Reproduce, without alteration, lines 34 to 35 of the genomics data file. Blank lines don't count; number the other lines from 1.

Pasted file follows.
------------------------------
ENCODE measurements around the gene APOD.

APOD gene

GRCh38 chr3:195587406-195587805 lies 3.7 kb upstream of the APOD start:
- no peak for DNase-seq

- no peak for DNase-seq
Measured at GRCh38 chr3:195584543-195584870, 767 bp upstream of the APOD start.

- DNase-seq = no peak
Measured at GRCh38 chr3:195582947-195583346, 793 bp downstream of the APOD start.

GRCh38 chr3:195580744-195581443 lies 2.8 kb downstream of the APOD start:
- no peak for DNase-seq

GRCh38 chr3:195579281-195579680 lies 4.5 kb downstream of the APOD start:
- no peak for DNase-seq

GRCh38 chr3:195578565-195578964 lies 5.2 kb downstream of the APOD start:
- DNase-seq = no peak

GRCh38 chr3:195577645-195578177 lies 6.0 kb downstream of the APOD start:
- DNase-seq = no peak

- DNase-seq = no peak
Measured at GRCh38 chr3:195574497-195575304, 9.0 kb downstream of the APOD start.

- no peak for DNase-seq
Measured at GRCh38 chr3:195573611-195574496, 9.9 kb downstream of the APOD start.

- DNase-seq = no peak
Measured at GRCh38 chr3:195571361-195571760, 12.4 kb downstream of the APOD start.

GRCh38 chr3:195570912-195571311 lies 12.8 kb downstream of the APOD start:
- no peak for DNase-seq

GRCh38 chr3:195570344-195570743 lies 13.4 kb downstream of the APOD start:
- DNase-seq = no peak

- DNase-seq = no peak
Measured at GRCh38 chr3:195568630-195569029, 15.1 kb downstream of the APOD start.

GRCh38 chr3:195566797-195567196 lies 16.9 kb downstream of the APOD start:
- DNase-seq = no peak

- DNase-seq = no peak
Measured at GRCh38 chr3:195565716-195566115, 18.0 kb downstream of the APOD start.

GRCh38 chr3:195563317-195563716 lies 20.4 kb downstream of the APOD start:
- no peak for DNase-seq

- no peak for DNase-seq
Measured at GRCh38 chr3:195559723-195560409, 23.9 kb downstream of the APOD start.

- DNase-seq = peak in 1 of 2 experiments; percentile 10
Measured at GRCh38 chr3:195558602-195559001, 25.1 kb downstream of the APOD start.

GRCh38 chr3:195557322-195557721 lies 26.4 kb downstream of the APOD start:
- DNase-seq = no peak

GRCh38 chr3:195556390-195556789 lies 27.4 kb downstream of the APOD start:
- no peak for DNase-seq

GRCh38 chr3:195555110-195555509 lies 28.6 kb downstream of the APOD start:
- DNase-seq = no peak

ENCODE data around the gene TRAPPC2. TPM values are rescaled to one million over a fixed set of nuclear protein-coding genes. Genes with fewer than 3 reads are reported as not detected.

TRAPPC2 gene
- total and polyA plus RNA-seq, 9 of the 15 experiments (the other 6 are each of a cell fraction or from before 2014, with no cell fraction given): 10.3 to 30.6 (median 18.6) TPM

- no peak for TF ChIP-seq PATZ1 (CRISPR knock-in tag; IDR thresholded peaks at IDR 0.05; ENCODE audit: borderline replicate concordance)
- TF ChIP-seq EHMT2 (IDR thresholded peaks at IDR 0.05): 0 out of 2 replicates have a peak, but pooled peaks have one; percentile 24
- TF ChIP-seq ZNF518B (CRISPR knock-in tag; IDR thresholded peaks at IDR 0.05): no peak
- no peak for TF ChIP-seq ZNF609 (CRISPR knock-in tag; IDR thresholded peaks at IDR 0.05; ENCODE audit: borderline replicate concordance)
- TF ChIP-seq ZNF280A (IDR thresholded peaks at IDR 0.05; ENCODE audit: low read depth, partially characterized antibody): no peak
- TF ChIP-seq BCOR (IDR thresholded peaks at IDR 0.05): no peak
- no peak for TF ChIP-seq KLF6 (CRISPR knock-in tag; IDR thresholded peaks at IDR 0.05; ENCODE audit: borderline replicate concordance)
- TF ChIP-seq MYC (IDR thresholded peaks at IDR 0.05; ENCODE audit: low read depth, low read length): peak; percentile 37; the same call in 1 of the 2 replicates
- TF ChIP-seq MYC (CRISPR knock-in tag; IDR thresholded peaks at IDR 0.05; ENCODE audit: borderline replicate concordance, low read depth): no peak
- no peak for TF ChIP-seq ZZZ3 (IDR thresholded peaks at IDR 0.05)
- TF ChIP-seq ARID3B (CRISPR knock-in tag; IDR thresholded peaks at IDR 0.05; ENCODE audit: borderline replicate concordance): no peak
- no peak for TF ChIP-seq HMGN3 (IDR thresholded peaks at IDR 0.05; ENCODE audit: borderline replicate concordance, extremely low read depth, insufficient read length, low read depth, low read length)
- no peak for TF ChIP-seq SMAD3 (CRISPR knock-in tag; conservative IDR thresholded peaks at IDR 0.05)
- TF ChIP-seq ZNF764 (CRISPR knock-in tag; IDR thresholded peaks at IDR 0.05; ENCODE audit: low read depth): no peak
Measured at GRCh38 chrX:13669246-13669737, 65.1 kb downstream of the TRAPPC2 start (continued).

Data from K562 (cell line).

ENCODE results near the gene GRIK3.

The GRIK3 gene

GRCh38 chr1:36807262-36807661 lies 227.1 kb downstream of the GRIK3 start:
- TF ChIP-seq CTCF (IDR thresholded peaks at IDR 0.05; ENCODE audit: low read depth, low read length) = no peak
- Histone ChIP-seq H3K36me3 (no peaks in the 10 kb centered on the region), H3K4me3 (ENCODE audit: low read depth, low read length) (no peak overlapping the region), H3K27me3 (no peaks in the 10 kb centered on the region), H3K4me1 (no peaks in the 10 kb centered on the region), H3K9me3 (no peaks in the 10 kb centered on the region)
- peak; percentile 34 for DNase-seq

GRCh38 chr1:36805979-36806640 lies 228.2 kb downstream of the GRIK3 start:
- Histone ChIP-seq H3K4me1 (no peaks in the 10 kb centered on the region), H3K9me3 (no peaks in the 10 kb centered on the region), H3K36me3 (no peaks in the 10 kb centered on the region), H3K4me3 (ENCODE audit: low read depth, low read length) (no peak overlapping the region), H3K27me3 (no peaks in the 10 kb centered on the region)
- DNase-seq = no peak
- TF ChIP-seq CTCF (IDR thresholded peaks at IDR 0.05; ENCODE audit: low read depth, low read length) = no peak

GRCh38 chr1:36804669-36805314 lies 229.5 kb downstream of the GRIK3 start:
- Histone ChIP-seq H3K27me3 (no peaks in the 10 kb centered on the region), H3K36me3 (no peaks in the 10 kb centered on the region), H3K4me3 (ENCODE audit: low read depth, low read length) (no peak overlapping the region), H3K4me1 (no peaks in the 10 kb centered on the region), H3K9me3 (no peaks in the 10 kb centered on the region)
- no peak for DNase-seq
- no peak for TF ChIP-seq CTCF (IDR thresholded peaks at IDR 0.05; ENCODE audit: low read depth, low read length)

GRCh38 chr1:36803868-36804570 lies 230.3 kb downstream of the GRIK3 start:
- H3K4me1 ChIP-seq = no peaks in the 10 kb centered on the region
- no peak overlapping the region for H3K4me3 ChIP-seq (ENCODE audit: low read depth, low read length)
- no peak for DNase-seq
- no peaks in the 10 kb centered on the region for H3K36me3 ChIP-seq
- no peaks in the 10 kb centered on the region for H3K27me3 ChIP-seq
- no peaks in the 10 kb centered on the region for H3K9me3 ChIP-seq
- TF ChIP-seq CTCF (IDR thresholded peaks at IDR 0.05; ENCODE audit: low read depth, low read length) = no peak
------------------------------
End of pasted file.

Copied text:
- no peak for DNase-seq

- no peak for DNase-seq